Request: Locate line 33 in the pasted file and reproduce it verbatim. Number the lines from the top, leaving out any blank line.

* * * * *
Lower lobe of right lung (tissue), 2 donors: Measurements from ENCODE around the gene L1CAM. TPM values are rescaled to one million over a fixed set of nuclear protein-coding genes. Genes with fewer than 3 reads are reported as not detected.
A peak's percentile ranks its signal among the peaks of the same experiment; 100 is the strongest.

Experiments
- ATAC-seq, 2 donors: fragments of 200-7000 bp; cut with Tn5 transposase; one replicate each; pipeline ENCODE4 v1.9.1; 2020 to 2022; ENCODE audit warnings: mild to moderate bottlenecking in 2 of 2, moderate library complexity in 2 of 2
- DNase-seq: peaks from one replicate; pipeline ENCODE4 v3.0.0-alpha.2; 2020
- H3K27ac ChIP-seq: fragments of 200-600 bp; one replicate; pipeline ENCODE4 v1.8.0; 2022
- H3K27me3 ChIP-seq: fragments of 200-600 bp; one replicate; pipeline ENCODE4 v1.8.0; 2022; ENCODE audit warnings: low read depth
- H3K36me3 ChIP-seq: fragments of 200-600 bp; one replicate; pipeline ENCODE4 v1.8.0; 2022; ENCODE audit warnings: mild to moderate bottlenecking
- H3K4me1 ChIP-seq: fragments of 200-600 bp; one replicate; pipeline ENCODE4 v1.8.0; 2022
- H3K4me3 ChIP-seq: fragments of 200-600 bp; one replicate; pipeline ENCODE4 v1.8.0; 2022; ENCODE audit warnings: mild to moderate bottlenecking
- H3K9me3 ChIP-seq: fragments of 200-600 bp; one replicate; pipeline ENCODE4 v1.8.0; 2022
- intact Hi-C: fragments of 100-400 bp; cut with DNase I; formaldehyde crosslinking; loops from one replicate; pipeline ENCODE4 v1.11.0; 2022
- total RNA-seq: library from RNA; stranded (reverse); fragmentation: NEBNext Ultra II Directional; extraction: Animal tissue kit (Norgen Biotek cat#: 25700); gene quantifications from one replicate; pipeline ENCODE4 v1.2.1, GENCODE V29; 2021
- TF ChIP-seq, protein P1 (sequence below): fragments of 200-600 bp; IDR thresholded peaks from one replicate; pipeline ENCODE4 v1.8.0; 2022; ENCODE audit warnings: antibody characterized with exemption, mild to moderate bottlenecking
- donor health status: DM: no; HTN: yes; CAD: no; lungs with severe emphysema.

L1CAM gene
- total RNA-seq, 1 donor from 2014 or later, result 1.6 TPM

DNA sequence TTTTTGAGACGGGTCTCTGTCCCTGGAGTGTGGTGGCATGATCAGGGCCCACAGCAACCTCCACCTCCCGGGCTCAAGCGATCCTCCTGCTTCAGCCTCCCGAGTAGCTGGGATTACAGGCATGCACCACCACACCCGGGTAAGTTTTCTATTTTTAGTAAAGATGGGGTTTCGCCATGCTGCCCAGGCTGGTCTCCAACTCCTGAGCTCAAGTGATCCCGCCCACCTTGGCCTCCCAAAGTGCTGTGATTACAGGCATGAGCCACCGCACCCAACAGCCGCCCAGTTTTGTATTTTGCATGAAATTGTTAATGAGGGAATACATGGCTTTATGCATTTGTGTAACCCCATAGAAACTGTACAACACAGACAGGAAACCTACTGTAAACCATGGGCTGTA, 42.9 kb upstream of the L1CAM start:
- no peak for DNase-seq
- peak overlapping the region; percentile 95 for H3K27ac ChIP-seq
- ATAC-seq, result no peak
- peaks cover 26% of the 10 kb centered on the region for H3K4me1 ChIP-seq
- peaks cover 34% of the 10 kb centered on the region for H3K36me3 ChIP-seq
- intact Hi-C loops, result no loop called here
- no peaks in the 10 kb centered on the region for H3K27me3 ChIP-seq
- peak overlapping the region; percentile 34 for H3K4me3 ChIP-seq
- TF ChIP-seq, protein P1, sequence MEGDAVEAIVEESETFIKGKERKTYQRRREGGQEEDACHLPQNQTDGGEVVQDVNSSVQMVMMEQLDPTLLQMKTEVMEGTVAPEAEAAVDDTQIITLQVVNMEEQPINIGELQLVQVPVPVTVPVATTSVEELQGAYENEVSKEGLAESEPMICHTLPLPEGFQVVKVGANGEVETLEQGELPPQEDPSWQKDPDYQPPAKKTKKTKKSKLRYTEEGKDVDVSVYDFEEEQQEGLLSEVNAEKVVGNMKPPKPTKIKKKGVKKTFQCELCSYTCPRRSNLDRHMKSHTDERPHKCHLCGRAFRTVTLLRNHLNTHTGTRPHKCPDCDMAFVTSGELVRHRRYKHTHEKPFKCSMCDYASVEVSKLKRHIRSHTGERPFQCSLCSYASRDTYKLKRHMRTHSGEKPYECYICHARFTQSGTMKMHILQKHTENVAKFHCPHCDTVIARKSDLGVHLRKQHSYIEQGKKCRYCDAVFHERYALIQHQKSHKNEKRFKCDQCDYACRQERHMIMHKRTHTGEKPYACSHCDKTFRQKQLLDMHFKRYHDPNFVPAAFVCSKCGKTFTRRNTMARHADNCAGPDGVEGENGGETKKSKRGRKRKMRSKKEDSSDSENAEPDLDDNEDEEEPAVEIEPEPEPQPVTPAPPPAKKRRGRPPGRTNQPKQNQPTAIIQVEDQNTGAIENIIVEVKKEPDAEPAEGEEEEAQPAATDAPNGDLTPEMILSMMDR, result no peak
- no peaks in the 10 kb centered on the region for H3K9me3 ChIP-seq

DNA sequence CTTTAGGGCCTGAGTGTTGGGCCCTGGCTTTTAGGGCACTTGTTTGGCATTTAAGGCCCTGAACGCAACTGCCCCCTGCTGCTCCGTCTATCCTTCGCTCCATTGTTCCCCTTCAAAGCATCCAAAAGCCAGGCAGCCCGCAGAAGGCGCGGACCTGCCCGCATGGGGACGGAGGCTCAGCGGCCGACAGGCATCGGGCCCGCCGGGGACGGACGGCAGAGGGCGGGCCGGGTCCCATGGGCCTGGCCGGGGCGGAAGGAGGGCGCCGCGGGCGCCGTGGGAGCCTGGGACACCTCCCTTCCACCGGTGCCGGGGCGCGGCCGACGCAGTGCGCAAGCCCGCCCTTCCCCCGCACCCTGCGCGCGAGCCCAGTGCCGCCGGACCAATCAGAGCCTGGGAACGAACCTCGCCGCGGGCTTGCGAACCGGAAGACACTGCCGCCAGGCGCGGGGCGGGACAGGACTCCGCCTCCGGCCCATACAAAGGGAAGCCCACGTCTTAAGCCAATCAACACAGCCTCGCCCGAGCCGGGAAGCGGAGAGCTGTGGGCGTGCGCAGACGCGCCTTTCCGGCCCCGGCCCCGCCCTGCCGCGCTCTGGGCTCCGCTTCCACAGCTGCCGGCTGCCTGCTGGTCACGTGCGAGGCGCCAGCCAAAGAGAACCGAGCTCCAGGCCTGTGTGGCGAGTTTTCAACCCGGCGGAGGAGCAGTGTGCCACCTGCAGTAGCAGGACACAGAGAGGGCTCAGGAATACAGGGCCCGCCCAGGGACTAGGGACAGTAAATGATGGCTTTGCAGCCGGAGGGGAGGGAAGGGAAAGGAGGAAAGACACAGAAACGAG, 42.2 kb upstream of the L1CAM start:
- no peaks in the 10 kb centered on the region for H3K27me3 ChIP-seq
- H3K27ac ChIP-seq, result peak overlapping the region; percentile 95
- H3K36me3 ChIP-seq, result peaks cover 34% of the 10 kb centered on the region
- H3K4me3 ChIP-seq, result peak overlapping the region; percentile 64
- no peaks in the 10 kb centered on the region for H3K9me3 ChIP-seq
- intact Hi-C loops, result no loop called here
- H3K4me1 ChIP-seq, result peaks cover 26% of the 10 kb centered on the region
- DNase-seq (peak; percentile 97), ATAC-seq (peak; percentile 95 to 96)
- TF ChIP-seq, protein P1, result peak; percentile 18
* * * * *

- H3K4me3 ChIP-seq, result peak overlapping the region; percentile 64